A Beacon of Tolerance
On May 24, the Technion awarded Ph.D. diplomas to 199 new graduates. During the ceremony, Technion President Professor Uri Sivan said, “leadership and personal accountability are the most effective and important responses to the challenges and difficulties that the events of recent days have repeatedly highlighted”
On May 24, the Technion awarded Ph.D. diplomas to 199 graduate students in a festive and moving ceremony at the Kellner Amphitheater. The ceremony was attended by the new graduates, their families, Technion management, faculty deans, and staff.
Approximately 43% of new Ph.D. graduates are women, a new record, and a significant increase over previous years. Most of the graduates (124) are native Israeli, and the rest are from all over the world, including the U.S., Canada, France, Austria, Ukraine, Uruguay, Italy, Belgium, Brazil, Germany, India and China.
The faculties with the highest number of graduates are the Rappaport Faculty of Medicine (27), Civil and Environmental Engineering (19), and Physics (16); 205 supervisors oversaw the doctoral candidates throughout their studies. Overseeing the supervisors is Head of the Faculty and Dean of Biotechnology and Food Engineering, Professor Marcelle Machluf, whose five students were among those receiving a Ph.D. degree during the ceremony.
Technion President Prof. Uri Sivan: “This is a celebration for all of you, who today can add ‘Dr.’ to your name, a celebration for your families who have accompanied you along the way and a celebration for us, your teachers. We’ve accompanied you on the long road, taught you what we know, and just as importantly, we’ve learned from you. We have no doubt that you have acquired the best professional tools here. If you also know how to deal with the professional dilemmas you come across in social, environmental and ethical contexts, if you are a beacon of tolerance, equality and empathy, and if you continue to ask questions – then we have done our job.”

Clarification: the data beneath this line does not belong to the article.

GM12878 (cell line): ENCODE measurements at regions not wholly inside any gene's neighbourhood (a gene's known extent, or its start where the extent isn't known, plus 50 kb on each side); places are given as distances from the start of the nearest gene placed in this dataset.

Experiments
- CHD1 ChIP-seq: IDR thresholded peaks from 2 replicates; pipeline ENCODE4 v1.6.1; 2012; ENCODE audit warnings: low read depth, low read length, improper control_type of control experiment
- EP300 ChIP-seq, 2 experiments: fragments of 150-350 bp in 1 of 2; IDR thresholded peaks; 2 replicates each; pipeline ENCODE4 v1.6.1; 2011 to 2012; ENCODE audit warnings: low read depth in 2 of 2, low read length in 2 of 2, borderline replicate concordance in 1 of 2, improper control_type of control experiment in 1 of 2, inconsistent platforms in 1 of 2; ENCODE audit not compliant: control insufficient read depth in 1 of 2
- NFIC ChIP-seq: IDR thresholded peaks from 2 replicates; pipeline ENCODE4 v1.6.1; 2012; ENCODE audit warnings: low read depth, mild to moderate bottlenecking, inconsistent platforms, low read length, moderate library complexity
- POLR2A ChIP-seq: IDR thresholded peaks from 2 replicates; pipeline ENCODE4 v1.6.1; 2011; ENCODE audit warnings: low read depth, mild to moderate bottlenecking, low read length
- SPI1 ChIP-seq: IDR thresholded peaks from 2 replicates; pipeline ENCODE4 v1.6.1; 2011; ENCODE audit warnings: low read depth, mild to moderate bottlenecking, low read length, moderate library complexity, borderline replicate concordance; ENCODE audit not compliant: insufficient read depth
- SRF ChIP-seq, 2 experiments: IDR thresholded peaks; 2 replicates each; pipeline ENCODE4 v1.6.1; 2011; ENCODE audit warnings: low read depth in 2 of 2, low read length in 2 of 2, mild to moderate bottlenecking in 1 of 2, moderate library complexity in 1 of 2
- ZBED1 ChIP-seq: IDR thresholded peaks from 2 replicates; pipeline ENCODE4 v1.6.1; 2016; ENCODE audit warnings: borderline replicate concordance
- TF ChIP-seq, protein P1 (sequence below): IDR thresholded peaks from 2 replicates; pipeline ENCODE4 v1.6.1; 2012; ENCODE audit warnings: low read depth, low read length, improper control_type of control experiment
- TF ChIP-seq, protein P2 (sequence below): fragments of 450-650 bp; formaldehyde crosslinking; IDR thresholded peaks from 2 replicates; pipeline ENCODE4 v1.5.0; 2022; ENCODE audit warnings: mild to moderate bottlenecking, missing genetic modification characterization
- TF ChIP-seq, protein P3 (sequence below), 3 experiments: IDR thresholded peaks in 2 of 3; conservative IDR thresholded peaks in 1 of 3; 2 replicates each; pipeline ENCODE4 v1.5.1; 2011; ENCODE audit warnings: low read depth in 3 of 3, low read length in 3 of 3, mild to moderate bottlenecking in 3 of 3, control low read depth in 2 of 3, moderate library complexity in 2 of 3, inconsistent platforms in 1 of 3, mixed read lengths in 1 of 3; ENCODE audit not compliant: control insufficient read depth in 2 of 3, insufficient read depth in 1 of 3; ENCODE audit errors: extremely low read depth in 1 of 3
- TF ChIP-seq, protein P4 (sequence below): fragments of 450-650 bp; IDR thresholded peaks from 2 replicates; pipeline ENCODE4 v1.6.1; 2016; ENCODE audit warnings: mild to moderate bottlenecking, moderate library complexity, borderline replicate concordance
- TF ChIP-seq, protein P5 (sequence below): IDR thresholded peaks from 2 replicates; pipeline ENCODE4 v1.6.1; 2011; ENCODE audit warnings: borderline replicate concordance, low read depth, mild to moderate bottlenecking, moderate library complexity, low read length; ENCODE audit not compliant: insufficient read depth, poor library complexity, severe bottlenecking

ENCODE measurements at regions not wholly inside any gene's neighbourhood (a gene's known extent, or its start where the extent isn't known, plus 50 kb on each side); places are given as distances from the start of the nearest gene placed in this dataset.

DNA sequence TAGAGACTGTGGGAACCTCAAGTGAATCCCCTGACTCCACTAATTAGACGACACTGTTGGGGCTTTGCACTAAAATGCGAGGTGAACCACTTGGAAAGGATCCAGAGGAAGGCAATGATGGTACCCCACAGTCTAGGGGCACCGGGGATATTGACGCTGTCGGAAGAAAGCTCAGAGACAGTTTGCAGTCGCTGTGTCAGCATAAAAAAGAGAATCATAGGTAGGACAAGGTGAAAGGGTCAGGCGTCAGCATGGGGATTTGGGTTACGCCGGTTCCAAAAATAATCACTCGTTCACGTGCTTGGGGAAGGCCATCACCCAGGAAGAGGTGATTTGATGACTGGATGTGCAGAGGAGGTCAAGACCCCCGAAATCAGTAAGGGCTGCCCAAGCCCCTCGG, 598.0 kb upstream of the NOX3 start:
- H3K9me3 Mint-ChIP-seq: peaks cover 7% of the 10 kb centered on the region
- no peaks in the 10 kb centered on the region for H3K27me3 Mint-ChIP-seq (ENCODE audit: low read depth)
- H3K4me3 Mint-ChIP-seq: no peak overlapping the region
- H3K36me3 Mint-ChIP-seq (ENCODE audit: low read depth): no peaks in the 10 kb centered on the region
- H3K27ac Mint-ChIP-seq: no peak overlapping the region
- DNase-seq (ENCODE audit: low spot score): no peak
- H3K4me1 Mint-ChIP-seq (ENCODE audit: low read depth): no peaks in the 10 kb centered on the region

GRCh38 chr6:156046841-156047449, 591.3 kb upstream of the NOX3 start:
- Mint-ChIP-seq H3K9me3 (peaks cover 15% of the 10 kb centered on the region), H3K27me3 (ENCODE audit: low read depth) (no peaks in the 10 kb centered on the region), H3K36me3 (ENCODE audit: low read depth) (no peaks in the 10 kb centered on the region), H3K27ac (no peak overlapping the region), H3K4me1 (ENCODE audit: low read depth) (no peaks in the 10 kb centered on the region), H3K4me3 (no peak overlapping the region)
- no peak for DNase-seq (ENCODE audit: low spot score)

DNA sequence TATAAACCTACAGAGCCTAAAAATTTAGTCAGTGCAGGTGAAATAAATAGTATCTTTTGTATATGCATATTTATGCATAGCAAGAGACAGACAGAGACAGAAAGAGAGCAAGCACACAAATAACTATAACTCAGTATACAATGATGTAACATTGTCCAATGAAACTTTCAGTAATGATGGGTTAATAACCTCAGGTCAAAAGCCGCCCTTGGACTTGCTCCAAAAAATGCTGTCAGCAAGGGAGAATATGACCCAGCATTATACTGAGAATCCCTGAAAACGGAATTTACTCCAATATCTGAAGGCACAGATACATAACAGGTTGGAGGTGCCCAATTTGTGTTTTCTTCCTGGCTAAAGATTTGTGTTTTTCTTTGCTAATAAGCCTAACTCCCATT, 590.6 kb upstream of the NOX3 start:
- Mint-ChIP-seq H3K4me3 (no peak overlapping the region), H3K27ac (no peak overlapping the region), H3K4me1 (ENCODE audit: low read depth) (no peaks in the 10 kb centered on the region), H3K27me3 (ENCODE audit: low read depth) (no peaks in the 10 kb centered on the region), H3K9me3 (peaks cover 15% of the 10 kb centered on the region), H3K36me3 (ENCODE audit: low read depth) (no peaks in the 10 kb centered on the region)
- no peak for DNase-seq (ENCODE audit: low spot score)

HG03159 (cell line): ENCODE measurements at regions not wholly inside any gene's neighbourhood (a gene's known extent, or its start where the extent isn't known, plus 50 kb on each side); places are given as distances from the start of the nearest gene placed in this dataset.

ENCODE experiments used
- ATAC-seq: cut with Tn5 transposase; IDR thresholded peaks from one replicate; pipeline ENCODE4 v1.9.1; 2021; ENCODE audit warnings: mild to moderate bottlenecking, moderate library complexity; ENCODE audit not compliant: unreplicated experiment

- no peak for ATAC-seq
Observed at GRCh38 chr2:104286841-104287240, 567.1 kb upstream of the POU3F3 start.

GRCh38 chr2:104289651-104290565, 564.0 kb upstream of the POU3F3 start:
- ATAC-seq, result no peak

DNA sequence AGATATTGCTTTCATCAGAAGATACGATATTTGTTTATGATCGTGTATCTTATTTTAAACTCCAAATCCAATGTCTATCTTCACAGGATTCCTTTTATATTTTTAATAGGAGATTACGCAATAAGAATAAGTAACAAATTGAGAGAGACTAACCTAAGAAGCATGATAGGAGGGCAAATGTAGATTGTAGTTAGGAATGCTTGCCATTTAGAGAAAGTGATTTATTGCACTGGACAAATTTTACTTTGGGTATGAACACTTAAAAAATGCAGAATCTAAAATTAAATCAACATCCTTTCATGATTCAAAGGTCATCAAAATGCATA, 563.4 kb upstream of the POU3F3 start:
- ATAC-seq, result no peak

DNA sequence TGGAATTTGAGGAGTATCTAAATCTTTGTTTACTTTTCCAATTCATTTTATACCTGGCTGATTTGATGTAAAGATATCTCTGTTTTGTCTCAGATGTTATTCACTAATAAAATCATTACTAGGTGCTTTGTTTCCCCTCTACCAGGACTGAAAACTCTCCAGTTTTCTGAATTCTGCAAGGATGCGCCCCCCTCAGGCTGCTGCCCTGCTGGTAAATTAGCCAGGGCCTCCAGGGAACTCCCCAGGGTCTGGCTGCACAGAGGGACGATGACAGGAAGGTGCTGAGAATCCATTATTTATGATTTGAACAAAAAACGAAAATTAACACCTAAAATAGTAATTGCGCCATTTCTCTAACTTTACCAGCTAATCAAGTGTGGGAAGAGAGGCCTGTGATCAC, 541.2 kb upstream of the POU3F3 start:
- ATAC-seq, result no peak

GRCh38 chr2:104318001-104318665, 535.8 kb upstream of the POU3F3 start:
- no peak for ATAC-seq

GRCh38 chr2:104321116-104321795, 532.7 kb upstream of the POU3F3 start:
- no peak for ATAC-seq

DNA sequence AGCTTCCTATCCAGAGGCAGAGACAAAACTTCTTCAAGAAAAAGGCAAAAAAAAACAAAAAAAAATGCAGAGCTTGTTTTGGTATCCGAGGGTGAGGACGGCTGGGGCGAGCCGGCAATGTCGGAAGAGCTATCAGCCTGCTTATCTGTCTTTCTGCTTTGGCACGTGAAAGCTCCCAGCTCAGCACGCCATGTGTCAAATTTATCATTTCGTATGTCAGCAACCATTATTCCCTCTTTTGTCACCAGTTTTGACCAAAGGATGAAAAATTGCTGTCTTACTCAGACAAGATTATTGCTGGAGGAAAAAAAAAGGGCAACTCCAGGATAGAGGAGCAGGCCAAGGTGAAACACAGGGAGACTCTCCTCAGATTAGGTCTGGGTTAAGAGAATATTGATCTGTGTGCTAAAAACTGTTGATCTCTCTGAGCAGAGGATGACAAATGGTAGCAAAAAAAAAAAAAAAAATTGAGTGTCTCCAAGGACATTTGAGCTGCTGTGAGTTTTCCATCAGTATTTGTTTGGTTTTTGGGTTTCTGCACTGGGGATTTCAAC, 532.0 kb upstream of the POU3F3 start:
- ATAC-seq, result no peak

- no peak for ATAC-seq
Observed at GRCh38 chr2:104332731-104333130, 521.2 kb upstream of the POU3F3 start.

Dean of the Graduate School Professor Dan Givoli: “I have always believed that the two most important factors that impact the Technion’s prosperity are faculty members and doctoral students. You and your supervisors are the research foundations of the Technion.”
Prof. Givoli also presented some data related to the current cohort: “One-third of the graduates took the direct Ph.D. track; three of the graduates are new immigrants, who immediately began their Ph.D. research at the Technion, in 2016; two graduates are a married couple – Dr. Ekhlas Homede Abo Jabal and Dr. Mohammad Abo Jabal – who completed their studies at the Technion and now teach at the Guangdong Technion Israel Institute of Technology (GTIIT) in China. The ratio of supervisors to students was very high, because many of them had more than one supervisor – a result of blurring boundaries between the disciplines and strengthening the interdisciplinary nature of scientific research.”